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The rift between Sandy Mayor Steve Newton and the city's police department grew wider over the weekend when Newton ordered an archery meet reopened after an officer closed it Sunday.

Officer Stan Short was called to Falcon Park, near 93rd South and 16th East, about 11:30 a.m. Mother's Day after a resident near the park complained that people were shooting arrows in the park near where children were playing. Short told the Deseret News he closed the meet because of safety and public nuisance concerns and also because it is illegal to shoot arrows or launch other missiles or projectiles in a park.Short then left the park and considered the incident over. But he was told to return and tell the meet organizers they could resume shooting. The order, he was told, came from the mayor. Short issued no citations.

Newton told the Deseret News that Short had acted correctly in stopping the meet, because the group had no written permit and the officer had no way of knowing the event had been approved by the city's Parks and Recreation Department 1 1/2 weeks earlier.

He said although a permit technically was not required, the city should have issued one to avoid exactly this kind of misunderstanding.

But the mayor said it was up to him - not the officer - to make the policy decision to allow the meet to continue after certain safety concerns had been met.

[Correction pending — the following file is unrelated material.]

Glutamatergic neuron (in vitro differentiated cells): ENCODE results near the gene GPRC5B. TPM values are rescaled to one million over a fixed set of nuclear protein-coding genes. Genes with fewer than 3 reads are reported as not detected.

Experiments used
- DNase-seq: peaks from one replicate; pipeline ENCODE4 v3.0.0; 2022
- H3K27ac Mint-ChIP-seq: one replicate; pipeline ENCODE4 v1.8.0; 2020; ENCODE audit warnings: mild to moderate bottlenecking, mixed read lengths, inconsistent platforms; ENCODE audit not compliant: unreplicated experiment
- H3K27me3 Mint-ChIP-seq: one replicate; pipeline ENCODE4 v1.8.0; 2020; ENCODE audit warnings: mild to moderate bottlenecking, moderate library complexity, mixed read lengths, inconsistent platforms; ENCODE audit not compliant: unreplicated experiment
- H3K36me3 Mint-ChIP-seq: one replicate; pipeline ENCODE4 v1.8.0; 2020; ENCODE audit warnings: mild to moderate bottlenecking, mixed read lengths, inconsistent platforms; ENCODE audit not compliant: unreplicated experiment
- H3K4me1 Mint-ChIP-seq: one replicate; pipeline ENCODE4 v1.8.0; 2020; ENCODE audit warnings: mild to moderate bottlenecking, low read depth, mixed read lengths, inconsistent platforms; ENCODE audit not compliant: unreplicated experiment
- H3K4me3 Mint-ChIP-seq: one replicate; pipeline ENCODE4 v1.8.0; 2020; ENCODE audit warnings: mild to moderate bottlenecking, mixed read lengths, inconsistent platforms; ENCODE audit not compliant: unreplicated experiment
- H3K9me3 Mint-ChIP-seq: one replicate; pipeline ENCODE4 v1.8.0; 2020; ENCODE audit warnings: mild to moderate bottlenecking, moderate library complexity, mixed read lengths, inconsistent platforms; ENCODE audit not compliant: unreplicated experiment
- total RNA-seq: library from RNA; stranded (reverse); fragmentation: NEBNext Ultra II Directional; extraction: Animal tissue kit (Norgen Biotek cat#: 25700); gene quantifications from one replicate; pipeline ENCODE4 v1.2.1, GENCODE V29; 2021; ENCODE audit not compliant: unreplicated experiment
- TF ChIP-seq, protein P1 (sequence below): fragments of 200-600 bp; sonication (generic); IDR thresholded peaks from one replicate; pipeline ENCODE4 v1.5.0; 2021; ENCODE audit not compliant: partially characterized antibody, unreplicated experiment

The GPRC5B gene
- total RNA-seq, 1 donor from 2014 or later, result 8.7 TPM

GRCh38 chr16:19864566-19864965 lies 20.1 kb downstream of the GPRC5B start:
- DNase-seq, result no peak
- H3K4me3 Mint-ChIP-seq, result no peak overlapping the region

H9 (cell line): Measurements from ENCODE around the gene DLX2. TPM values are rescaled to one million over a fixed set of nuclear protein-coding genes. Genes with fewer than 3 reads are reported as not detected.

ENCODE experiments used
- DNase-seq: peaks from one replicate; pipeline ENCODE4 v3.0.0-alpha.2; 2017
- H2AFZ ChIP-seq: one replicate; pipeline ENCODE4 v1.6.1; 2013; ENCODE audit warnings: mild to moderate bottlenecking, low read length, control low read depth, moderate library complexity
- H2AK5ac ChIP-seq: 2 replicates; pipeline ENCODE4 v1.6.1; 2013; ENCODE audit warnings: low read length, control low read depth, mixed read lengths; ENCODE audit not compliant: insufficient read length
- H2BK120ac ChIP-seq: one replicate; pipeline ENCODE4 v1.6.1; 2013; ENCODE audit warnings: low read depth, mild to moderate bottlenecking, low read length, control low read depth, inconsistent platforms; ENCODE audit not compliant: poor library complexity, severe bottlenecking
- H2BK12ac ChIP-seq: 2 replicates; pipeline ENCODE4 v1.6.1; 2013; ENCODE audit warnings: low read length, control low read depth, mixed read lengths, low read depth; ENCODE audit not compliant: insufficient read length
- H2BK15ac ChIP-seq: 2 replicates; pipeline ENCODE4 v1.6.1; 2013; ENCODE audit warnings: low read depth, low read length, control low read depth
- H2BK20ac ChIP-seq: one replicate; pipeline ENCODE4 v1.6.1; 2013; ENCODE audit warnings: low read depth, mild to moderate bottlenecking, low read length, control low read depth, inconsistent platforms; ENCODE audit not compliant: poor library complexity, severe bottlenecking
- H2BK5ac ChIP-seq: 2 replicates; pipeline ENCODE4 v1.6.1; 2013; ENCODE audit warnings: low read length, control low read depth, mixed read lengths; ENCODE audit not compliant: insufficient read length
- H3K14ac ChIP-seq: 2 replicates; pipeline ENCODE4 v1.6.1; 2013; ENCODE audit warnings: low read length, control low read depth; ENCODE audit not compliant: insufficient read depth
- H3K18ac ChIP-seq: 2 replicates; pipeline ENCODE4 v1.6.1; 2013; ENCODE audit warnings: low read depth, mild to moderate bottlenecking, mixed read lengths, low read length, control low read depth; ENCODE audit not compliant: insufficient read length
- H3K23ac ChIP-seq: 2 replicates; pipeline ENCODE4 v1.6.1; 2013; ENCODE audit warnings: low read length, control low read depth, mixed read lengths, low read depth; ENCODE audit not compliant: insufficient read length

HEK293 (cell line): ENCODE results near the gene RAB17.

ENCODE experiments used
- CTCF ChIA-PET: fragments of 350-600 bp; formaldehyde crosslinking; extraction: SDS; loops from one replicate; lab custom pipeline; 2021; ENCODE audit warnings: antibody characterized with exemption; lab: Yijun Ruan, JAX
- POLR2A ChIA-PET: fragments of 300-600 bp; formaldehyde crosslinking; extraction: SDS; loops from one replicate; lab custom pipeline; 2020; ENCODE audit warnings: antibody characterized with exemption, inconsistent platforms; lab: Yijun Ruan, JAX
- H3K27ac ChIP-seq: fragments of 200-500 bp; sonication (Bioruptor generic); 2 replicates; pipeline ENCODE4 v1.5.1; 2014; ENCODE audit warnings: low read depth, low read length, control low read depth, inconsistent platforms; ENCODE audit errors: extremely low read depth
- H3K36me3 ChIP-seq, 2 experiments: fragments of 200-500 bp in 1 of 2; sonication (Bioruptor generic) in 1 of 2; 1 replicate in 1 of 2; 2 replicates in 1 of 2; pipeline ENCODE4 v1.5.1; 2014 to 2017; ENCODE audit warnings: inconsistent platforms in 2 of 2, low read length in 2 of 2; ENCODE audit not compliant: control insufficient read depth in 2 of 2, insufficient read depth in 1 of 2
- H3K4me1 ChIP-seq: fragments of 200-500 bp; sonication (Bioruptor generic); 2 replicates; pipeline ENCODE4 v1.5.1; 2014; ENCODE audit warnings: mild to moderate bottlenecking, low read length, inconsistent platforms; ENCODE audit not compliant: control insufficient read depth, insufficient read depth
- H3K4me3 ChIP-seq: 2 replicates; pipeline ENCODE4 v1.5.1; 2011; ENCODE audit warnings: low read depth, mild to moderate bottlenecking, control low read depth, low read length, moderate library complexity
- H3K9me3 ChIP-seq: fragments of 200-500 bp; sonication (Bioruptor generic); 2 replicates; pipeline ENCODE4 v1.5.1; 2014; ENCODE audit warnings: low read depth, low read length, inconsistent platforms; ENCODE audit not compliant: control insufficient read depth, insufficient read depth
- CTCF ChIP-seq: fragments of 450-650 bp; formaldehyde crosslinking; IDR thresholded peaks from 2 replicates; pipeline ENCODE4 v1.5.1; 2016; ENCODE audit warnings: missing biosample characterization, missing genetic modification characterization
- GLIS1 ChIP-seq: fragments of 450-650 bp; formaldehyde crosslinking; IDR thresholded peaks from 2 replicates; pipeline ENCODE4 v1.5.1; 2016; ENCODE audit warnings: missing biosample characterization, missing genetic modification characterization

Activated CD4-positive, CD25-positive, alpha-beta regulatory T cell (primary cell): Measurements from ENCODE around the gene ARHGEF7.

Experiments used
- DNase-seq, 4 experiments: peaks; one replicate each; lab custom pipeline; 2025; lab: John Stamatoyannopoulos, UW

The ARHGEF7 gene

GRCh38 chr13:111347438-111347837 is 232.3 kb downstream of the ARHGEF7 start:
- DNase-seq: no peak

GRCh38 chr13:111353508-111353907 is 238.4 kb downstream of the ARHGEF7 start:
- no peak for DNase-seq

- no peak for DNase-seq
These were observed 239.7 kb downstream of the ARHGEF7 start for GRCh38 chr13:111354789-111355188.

Newton said that when members of the archery group contacted him Sunday, he called the police chief and had him check out the danger. The chief told him that Short was concerned about city liability, Newton said, and the mayor agreed that the jogging path at the edge of the shooting area should be blocked off before the tournament continued.

Once that was done, the mayor, who said he's familiar with archery, was satisfied that the activity was completely safe.

He said the archery group involved has never had an accident in any of its tournaments, making it "much safer than the police's own softball program," which has resulted in a number of worker's compensation claims.

Short said that although the archery group had verbal permission from the city to use the park, no arrangements had been made to allow the group to circumvent city and state ordinances against shooting weapons or launching projectiles inside a city park.

"They told me they were going to call the mayor, and I said, `Go ahead,' " Short said.

The city committed a misdemeanor, Short said, by allowing the meet to continue after the violation and hazards had been observed by an officer.

Newton said City Attorney Wally Miller has told him he did not violate any ordinance by allowing the tournament to proceed. The ordinance cited by police, he said, if strictly enforced would prohibit softball, soccer and Frisbee throwing in the parks.

Stories of confrontations between the mayor and police officers are common around the police department. Officers speaking off the rec-ord have told the Deseret News that Newton interferes with police operations, has made improper requests of officers and has ordered at least one demotion within the department.

"Because they don't have substance, they go to silliness," Newton said of police critics. The mayor said he expects more such criticism in the future because the police union dislikes him and he refuses to cave in to it.

A larger archery tournament is planned next month at Falcon Park as part of the Utah Summer Games, and Short said safe archery shooting could take place there if the right precautions are met and if legal provisions are taken to sidestep the ordinance that prohibits projectiles categorized as missiles or weapons.